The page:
The Thirteen Archimedean Solids: (VRML)

A polyhedron is said to be uniform if it has regular faces and admits symmetries which will transform a given vertex into every other vertex in turn. The Platonic, Kepler-Poinsot solids are uniform, so are the right regular prisms and antiprisms of suitable height - namely, when their lateral faces are squares and equilaterals, respectively. L. Lines in Solid Geometry proves that apart from these, there are just thirteen finite, convex uniform polyhedra. These are called the Archimedean solids.

Plato is said to have known at least one, the cuboctahedron, and Archimedes wrote about the entire set, though his book on them is lost. Durer gives the nets for some Archimedean solids in his Underweysung , but they were first treated systematically by Kepler.

The Archimedean solids can be broken down into various subsets.

There are first of all the five derived by the process of truncation from each vertex along with the vertex itself. This can be done to the Platonic solids in such a way that the new faces are again regular polygons. For example, on cutting off the corners of a cube, byplanes parallel to the faces of the reciprocal octahedron, we have small rectangles, and replace the square faces to octagons. For suitable positions of the cutting planes these octagons will be regular, and we have an Archimedean solids, namely the truncated cube t{4,3} .

Truncated Tetrahedron

Truncated Octahedron

Truncated Hexahedron

Truncated Icosahedron

Truncated Dodecahedron

Another subset, containing only two members, is that known as the quasi-regular polyhedra. In the case when two regular polyhedra, {p,q} and {q,p} , are reciprocal with respect to their common mid-sphere, the solid region interior to both polyhedra forms another polyhedron, say {p/q} , which has N1 vertices, namely the mid-edge points of either {p,q} or {q,p} . Its faces consist of N0 {q} 's and N2 {p} 's, which are the vertex figures of {p,q} and {q,p} respectively.

When p = q = 3 , we have the octahedron; hence, {3/3} = {3,4} .

When {p} 's and {q}'s are different, we have {3/4} which is the cuboctahedron and {3/5} whichis the icosidodecahedron.

Note that {p/q}={q/p}



Then there are two called the small rhombicuboctahedron and the small rhombiicosidodecahedron. The faces of the icosidodecahedron consist of 20 triangles and 12 pentagons (corresponding to the faces of the two parent regulars). Its 60 edges are perpendicularly bisected by those of the reciprocal triacontahedron. The 60 points where these pairs of edges cross one another are the vertices of a polyhedron whose faces consist of 20 triangles, 12 pentagons and 30 rectangles. By slightly displacing the points towards the mid-points of the edges of the triacontahedron, the rectangles can be distorted into squares, and we have the small rhombiicosidodecahedron. An analogous construction leads to the rhombicuboctahedron whose faces consist of 8 triangles and 6+12 squares.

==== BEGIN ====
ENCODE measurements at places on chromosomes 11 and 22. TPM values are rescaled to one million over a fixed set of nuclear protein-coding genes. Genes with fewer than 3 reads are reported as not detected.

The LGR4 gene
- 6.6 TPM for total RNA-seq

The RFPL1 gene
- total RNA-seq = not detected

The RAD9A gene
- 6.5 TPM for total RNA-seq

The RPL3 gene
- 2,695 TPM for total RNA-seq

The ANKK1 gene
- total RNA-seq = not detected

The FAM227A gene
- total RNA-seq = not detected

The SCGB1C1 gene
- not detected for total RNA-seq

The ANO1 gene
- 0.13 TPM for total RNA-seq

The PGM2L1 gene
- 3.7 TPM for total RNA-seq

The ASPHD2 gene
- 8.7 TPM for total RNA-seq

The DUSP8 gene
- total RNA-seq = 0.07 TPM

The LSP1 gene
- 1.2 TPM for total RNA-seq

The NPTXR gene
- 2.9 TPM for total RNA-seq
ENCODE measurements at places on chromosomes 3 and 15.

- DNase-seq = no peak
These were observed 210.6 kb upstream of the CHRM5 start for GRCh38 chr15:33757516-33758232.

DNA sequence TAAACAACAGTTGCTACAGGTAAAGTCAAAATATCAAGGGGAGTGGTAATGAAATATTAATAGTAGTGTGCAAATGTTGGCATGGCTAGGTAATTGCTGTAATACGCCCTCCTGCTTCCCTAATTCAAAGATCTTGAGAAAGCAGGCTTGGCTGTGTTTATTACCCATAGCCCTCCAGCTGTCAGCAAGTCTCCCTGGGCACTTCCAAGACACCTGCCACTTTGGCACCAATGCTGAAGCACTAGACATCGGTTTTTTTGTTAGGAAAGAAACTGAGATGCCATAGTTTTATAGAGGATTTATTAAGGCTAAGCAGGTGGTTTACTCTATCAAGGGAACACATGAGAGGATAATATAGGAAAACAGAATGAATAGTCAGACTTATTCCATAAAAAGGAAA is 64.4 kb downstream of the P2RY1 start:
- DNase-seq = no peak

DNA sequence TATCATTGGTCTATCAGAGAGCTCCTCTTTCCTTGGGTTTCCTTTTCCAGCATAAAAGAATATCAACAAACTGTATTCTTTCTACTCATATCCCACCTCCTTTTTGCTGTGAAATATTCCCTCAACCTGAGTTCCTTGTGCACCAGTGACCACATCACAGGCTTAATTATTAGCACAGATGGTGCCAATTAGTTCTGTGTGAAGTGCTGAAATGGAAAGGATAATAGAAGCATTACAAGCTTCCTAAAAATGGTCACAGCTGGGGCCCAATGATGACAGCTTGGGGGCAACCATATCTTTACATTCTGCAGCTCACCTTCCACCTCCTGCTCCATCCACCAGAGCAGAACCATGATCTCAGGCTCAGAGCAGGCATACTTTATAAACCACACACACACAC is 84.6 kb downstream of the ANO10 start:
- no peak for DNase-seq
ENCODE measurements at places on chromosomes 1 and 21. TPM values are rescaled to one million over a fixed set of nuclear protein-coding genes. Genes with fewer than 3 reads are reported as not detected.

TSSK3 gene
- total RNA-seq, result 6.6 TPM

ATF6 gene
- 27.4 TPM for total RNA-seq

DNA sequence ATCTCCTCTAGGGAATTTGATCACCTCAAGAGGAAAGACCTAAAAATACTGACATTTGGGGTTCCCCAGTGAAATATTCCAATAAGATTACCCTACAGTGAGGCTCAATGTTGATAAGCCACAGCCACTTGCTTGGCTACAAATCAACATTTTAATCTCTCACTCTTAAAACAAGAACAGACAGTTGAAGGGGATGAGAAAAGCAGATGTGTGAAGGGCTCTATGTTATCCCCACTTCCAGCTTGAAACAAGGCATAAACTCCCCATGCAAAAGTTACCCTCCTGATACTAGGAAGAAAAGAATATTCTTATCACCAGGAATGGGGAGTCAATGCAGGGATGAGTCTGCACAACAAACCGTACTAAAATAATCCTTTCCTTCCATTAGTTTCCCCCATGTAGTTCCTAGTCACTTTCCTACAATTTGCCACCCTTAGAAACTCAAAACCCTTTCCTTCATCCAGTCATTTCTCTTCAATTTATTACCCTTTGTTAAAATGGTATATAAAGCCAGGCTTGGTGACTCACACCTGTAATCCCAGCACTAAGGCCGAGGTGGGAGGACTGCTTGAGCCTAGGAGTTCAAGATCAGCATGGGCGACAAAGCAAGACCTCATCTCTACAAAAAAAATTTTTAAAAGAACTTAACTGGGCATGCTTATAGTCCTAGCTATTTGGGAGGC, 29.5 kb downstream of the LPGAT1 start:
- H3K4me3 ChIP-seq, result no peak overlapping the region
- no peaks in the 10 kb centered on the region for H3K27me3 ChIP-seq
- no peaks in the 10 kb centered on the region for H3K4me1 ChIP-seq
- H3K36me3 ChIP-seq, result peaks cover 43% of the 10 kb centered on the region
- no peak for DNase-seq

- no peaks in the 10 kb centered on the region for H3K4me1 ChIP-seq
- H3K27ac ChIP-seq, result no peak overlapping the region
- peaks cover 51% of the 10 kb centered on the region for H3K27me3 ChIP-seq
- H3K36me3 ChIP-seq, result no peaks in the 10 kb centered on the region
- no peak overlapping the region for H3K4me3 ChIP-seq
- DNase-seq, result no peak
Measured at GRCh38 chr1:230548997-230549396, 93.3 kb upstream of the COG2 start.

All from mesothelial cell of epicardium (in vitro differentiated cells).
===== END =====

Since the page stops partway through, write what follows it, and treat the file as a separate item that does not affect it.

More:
Small Rhombicuboctahedron

Small Rhombiicosidodecahedron

By applying the truncation method to the cuboctahedron and the icosidodecahedron in addition to a distortion to convert rectangles into squares, we obtain the great rhombicuboctahedron and the great rhombiicosidodecahedron.

Great Rhombicuboctahedron

Great Rhombiicosidodecahedron

All the Archimedean solids so far discussed are reflexible (by reflection in the plane that perpendicularly bisects the edge). The remaining two, however, is not reflexible: the snub cube and the snub dodecahedron. Each of them occurs in two forms, and the two forms of each are related to one another like a left-hand and a right-hand glove: they are enantiomorphic. See Line's Solid Geometry (pp.175-pp.184) for discussions about constructions of these two snub polyhedra.

Snub Cube

Snub Dodecahedron

In Maple, one can define an Archimedean solid by using the command Archimedean(gon,sch,o,r); where gon is the name of the polyhedron to be defined, sch the Schläfli symbol (Maple's Schläfli), o the center of the polyhedron, and r the radius of the circum-sphere.

The Schläfli symbol can be one of the following:

Maple's Schläfli symbol Polyhedron type
_t([3,3]) truncated tetrahedron
_t([3,4]) truncated octahedron
_t([4,3]) truncated cube
_t([3,5]) truncated icosahedron
_t([5,3]) truncated dodecahedron
[[3],[4]] cuboctahedron
[[3],[5]] icosidodecahedron
_r([[3],[4]]) small rhombicuboctahedron
_r([[3],[5]]) small rhombiicosidodecahedron
_t([[3],[4]]) great rhombicuboctahedron
_t([[3],[5]]) great rhombiicosidodecahedron
_s([[3],[4]]) snub cube
_s([[3],[5]]) snub dodecahedron

Another way to define an Archimedean solid is to use the command Polyhedron_Name(gon,o,r); where Polyhedron_Name is one of TruncatedTetrahedron, TruncatedOctahedron, TruncatedHexahedron, TruncatedIcosahedron, TruncatedDodecahedron, SmallRhombicuboctahedron, SmallRhombiicosidodecahedron, GreatRhombicuboctahedron, GreatRhombiicosidodecahedron, SnubCube, SnubDodecahedron, cuboctahedron, icosidodecahedron . For example, to define a great rhombicuboctahedron with center (1,2,3), radius of the circum-sphere 2, one can either use:

> with(geom3d):
> Archimedean(gr1,_t([[3],[4]]),point(o,1,2,3),2);


> with(geom3d):
> GreatRhombicuboctahedron(gr2,o,2);

To access information relating to an Archimedean solid pgon , use the following function calls:

center(pgon); returns the center of pgon
faces(pgon); returns the faces of pgon
form(pgon); returns the form of pgon
MidRadius(pgon); returns the mid-radius of pgon
radius(pgon); returns the circum-radius of pgon
schlafli(pgon); returns the Schläfli symbol of pgon
sides(pgon); returns the side of pgon
vertices(pgon); returns the vertices of pgon

Author: Ha Le (
Create: April 6, 1996. Last Modified: May 20, 1997.